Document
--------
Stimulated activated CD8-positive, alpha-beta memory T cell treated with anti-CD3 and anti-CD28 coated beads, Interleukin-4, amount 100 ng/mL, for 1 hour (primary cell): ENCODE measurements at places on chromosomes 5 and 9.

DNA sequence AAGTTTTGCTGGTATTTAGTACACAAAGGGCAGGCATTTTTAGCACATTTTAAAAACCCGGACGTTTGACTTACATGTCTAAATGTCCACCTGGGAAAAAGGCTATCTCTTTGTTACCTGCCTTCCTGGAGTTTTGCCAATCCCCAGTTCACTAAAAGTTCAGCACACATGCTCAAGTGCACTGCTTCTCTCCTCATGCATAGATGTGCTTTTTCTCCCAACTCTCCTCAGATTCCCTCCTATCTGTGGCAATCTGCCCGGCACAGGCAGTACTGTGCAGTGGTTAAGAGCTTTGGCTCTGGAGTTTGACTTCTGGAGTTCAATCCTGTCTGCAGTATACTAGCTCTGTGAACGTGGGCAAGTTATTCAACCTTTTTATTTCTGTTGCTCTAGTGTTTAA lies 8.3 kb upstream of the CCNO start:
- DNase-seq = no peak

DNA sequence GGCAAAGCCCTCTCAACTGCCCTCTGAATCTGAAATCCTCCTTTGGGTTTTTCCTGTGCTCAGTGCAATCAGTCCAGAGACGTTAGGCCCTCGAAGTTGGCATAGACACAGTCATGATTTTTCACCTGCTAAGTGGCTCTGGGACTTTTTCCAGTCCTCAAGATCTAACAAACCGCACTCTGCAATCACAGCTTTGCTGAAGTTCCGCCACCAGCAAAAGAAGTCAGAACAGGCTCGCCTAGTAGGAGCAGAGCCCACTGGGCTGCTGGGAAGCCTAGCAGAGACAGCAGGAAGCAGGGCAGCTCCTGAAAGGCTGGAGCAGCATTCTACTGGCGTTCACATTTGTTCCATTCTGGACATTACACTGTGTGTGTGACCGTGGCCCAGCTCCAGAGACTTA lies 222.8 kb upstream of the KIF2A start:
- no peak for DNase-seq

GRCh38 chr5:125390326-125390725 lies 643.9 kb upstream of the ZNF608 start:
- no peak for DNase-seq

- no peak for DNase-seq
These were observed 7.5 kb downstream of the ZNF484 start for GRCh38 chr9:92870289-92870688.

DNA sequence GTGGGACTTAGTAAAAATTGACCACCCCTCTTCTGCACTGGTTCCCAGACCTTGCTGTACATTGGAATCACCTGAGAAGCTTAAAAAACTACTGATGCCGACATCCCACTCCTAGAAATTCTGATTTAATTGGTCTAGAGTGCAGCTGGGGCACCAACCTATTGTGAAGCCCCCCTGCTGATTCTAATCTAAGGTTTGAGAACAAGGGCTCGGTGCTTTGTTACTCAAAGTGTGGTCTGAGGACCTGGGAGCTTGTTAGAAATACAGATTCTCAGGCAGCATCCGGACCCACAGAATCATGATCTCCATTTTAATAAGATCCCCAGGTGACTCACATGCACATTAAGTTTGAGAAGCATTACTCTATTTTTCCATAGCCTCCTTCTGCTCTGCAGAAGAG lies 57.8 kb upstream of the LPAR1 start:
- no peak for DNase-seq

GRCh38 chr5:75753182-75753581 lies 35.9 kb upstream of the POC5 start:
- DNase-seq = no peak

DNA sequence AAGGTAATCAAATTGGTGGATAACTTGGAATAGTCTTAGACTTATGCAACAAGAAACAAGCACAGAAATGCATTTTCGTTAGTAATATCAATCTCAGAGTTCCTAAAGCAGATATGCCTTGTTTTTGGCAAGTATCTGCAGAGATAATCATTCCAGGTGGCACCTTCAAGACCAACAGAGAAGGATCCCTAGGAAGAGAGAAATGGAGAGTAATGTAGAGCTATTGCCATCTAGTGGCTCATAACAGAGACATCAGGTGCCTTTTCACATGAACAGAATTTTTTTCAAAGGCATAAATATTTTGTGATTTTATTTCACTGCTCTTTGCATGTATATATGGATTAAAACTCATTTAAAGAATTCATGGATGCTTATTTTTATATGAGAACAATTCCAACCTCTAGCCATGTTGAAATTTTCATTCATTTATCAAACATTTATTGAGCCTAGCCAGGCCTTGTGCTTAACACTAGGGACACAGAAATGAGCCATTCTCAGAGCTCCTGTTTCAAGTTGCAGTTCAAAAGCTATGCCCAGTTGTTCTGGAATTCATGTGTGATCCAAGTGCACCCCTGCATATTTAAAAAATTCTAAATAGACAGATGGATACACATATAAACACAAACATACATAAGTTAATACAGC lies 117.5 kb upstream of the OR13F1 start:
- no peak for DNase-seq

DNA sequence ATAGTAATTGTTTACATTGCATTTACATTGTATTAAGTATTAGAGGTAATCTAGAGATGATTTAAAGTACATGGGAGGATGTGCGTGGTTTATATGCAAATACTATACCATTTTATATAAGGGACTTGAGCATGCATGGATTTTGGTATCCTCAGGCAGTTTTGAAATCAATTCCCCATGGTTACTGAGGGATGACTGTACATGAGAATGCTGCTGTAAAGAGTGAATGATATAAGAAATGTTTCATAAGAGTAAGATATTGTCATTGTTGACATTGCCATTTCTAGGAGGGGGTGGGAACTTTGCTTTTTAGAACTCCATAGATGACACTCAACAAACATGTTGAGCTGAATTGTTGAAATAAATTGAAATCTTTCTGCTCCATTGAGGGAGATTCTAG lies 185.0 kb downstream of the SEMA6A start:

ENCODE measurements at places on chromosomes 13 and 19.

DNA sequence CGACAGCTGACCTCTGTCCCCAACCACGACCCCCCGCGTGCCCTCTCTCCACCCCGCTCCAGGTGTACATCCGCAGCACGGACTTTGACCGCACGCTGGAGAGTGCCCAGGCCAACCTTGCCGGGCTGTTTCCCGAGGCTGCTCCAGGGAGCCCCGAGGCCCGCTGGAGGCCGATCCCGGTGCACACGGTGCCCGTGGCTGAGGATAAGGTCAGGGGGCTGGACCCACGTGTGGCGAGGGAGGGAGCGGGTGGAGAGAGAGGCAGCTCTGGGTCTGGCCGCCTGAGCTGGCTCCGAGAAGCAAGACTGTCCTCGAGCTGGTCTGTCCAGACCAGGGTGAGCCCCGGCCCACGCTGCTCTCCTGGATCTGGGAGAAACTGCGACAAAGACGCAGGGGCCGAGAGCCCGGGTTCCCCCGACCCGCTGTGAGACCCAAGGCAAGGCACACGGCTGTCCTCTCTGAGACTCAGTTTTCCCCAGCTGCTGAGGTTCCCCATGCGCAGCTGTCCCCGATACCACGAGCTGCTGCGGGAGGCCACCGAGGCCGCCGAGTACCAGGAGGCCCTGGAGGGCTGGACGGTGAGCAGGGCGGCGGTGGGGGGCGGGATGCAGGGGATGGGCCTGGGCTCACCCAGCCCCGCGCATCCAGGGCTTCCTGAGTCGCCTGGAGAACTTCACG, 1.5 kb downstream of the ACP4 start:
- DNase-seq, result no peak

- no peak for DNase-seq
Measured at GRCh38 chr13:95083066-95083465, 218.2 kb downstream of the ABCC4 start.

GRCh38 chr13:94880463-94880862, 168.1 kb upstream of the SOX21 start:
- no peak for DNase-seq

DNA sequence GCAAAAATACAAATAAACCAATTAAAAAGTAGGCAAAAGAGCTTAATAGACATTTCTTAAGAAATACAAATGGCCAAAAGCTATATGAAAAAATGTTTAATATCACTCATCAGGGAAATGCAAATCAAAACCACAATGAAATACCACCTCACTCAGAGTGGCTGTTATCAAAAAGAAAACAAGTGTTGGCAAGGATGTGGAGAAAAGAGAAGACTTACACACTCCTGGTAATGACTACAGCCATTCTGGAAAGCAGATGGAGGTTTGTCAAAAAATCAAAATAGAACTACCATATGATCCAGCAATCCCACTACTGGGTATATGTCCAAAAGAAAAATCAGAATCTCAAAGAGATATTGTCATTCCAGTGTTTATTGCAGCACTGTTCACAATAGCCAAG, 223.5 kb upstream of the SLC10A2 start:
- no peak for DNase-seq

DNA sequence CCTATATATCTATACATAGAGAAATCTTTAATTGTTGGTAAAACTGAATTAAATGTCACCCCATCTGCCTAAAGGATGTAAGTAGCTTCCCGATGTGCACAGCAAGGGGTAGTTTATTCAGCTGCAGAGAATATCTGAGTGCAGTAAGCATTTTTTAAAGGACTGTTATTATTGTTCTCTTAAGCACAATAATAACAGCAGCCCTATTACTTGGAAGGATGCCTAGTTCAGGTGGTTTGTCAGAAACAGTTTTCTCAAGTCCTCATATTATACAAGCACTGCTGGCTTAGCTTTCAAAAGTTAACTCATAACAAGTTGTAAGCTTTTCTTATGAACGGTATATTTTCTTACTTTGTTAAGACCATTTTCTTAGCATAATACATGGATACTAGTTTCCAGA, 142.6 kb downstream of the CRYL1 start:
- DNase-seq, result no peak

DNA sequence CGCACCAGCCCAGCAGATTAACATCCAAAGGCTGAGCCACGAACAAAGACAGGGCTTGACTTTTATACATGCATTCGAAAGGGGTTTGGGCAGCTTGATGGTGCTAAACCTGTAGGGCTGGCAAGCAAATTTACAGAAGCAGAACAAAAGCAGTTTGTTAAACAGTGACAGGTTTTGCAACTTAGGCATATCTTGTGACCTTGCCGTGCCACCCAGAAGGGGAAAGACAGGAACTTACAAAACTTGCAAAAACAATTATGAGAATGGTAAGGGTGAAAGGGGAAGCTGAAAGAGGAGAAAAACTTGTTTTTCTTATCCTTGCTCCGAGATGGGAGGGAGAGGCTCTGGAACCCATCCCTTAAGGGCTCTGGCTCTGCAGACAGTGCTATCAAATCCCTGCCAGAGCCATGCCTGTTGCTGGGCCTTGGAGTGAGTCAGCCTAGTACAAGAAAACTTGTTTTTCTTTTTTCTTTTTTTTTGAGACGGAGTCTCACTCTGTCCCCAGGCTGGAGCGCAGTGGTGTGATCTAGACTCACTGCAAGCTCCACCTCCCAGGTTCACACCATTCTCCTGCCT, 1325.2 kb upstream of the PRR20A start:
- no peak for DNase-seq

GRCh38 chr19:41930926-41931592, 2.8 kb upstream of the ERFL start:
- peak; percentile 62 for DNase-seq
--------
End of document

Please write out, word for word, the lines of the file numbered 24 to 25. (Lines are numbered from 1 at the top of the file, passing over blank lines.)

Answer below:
DNA sequence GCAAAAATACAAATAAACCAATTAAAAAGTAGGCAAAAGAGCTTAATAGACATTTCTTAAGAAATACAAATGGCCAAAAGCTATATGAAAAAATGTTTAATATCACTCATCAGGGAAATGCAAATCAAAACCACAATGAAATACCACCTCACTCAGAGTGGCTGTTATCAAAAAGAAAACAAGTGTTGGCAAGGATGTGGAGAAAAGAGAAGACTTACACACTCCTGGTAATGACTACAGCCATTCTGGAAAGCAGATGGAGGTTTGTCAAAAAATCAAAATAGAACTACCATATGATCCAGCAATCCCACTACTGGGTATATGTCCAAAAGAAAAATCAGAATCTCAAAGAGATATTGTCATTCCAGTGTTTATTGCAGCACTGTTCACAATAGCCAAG, 223.5 kb upstream of the SLC10A2 start:
- no peak for DNase-seq